Among Cultures: The Challenge of Communication, Third Edition explores intercultural communication and the relationship between communication and culture, using narrative as a common and compelling thread for studying intercultural interactions. Anchored in the position that people make sense of their worlds through choosing and telling narratives to themselves and others, this text is replete with narratives and stories. Chapters address key aspects of intercultural communication, including verbal and nonverbal communication; stereotypes and bias; identity; conflict; diversity; and ethics. Using an interpretive approach to intercultural communication, the text helps students understand that although a person may appear different, his/her common sense is quite reasonable within a particular interpretive context. Resources are included to help students understand and explain the reasonableness of other cultural systems.
The text includes activities for students to complete while reading, including self-assessments and nonverbal self-knowledge tests. Reflection questions within and at the end of each chapter promote thinking and discussion on each topic. With its unique approach to studying intercultural communication via real-life narratives, this text facilitates a deep understanding of the cultural aspects of communication. In providing the narratives of others, it encourages students to tell their own stories and build a strong foundation for communicating across cultures.
New to the Third Edition:
New chapter-"What Role Does Culture Play in Contemporary Contexts?"-explores intercultural communication as it relates to the environment, health, and technology.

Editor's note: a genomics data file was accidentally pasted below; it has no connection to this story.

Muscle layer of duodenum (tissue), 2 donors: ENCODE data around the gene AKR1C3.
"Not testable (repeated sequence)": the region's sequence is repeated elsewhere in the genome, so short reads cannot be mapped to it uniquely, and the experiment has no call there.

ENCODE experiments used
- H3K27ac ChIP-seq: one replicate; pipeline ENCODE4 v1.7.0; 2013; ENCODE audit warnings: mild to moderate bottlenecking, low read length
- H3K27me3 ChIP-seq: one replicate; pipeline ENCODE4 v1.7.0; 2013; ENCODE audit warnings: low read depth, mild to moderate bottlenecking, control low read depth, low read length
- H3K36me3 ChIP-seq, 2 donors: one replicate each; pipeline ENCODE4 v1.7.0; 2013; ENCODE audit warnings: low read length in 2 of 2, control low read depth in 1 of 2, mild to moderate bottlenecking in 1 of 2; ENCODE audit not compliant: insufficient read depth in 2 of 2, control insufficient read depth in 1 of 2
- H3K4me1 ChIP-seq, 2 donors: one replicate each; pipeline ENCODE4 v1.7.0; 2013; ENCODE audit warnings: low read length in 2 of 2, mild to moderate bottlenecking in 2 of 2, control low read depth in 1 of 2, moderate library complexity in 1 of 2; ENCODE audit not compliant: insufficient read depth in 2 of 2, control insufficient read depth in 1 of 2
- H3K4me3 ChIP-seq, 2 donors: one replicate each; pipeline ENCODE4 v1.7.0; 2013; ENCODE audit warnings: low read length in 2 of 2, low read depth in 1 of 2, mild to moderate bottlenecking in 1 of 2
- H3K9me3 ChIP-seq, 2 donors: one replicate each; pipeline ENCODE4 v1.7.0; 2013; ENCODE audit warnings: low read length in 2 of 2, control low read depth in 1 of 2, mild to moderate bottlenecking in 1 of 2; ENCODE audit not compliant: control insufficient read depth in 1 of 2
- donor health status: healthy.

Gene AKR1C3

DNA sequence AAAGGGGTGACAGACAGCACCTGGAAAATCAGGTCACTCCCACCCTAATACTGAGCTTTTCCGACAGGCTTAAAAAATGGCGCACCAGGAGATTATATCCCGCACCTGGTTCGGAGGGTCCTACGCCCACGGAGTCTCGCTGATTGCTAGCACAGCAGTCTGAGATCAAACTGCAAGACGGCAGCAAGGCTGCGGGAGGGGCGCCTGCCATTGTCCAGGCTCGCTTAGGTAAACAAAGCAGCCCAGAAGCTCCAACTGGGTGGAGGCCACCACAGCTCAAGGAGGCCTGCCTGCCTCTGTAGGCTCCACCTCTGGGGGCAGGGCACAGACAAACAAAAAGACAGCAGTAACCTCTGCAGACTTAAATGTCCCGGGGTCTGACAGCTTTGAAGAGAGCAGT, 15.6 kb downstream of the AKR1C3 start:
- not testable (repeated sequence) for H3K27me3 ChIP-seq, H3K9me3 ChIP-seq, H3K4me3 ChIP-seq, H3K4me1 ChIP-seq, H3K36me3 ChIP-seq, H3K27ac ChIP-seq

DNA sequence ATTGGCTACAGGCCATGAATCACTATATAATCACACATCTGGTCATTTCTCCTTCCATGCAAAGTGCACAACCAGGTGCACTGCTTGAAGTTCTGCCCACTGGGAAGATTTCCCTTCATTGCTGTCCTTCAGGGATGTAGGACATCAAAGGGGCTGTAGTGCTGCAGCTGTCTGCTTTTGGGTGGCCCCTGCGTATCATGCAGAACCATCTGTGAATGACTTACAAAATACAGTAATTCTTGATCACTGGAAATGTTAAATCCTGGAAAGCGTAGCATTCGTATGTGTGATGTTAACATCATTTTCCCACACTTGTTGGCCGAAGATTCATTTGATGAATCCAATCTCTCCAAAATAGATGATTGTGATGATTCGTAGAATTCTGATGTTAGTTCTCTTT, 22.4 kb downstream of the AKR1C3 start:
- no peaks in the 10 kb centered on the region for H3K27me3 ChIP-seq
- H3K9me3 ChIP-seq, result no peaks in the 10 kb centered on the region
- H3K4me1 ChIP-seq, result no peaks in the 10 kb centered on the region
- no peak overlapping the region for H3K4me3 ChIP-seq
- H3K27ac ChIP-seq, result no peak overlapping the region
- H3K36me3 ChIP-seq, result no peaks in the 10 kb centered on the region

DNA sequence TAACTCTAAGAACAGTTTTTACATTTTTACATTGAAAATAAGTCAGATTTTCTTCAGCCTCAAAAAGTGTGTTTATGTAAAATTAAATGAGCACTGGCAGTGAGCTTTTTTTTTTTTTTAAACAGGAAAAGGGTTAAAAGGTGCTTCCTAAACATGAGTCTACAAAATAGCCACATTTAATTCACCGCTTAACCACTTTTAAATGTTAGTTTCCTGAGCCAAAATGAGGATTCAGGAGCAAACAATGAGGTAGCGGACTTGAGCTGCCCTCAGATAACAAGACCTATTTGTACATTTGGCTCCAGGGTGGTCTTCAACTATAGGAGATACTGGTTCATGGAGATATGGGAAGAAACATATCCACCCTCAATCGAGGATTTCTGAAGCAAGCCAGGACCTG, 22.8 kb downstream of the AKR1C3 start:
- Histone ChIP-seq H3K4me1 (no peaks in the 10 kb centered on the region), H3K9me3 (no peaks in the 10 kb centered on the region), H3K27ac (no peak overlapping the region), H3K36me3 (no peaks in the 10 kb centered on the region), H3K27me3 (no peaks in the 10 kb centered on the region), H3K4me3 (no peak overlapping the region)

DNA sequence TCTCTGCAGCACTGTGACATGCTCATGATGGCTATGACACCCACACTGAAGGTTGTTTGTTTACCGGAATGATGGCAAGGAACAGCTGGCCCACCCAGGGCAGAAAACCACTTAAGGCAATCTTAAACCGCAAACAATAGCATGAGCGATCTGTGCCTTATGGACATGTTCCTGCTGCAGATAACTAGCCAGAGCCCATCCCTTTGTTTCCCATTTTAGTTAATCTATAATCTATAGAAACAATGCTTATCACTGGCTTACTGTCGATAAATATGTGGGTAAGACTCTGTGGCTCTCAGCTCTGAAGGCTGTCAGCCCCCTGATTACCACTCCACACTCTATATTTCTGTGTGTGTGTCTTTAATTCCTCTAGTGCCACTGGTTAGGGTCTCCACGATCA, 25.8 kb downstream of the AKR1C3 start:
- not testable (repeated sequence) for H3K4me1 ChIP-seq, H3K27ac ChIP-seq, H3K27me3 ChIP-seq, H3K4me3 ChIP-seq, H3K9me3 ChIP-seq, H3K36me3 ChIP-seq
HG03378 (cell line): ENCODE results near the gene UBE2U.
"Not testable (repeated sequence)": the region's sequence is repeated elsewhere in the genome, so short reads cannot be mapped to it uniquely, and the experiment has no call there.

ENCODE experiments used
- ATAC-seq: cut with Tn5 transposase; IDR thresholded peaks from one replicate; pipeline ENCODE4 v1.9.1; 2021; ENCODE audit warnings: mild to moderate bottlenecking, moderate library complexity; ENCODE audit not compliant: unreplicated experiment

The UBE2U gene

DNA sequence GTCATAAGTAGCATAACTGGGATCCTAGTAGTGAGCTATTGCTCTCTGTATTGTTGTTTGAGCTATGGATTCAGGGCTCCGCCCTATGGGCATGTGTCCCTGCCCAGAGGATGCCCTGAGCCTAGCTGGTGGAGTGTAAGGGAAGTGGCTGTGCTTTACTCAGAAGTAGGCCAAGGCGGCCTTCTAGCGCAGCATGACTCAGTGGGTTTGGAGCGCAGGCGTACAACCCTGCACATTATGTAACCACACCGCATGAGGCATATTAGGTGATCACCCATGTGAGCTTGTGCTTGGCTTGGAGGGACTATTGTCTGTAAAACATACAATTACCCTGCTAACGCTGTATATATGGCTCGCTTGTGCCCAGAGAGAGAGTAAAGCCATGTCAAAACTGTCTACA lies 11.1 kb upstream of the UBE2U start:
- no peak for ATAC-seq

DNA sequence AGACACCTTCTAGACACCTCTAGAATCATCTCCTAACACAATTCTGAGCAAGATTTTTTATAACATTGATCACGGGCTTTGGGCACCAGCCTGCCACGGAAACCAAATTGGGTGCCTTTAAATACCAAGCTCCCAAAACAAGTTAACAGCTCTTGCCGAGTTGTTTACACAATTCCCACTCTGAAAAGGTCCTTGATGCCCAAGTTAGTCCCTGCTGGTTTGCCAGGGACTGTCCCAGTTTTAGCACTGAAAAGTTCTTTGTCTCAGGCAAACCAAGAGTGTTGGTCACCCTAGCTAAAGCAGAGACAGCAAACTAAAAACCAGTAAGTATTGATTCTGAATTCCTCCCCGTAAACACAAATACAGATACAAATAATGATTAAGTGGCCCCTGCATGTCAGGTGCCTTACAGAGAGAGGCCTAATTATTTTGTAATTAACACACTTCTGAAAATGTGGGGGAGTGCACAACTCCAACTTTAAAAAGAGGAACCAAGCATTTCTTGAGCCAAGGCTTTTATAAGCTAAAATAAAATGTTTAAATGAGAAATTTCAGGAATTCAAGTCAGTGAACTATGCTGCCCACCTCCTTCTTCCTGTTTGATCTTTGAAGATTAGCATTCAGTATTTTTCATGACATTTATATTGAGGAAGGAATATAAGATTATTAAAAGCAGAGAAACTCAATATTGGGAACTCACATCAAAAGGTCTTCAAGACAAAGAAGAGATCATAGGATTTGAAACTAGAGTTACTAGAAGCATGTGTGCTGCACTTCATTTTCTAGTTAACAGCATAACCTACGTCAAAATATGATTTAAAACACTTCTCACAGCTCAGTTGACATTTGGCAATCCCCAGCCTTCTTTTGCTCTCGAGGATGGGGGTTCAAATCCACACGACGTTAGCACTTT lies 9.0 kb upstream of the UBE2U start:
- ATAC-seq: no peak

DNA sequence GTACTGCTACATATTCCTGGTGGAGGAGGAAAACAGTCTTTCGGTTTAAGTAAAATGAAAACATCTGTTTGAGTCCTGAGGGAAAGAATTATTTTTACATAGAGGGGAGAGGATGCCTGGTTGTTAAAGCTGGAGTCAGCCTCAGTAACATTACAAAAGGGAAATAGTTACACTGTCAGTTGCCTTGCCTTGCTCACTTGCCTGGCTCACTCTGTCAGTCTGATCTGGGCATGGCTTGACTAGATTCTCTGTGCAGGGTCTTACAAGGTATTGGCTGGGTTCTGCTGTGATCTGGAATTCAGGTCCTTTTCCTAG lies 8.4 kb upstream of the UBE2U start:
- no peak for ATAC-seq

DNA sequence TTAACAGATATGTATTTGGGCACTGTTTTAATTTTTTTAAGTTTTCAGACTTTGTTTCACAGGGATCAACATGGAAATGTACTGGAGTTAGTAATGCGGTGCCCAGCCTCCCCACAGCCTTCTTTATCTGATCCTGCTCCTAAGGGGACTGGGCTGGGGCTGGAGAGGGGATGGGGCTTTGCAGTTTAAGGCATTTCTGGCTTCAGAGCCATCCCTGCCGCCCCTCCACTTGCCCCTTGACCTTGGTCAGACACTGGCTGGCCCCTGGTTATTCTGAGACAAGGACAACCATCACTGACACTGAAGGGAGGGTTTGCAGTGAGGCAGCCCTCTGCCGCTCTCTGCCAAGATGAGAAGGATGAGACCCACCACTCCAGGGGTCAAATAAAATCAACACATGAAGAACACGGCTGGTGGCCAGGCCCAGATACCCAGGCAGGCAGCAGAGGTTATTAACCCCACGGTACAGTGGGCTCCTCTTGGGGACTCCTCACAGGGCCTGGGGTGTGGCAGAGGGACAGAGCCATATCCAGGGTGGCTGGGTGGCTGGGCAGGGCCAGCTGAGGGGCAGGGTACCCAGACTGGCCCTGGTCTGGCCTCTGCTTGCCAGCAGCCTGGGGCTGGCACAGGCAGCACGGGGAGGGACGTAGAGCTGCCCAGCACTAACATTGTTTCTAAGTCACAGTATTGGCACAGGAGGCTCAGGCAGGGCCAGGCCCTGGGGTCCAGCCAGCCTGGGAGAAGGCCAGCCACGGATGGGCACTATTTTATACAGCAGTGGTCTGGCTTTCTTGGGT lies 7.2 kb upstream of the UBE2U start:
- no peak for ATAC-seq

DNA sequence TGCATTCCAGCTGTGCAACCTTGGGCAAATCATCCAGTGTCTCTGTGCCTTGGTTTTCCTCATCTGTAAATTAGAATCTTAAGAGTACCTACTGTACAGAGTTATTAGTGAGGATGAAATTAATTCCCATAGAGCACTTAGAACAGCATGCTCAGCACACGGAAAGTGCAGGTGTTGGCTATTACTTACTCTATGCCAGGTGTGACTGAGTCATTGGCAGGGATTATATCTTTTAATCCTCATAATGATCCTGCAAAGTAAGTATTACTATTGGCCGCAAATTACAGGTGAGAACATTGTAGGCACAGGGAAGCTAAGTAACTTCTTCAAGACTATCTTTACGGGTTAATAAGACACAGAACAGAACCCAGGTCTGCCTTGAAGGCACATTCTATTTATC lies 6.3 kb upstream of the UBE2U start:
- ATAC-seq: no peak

New sections on identity, silence, and terms of address as important communicative practices in intercultural settings.
Updated sections on honorifics, key terms, social dramas and the golden approaches to ethics.
Bradford J. Hall is Head of the Department of Languages, Philosophy, and Communication Studies at Utah State University. He teaches in the areas of intercultural communication and communication theory, focusing on the link between our talk, thoughts, and actions. His research deals with issues of culture, identity, membership, conflict, and everyday conversation.
Patricia O. Covarrubias is Associate Professor in the Department of Communication and Journalism at the University of New Mexico where she teaches cultural and intercultural communication, cultural discourse analysis, global metaphors, qualitative research methods, and the ethnography of communication. Her research has been dedicated to understanding the linkages among culture, communication, and peoples' unique ways of life.
Kristin A. Kirschbaum is Associate Professor at East Carolina University, and has taught courses in health communication, intercultural communication, organizational health communication, interpersonal communication, and communication theory. Her research includes measures of communication in physician populations with structured research protocols aimed to increase collaboration and medical communication among physicians.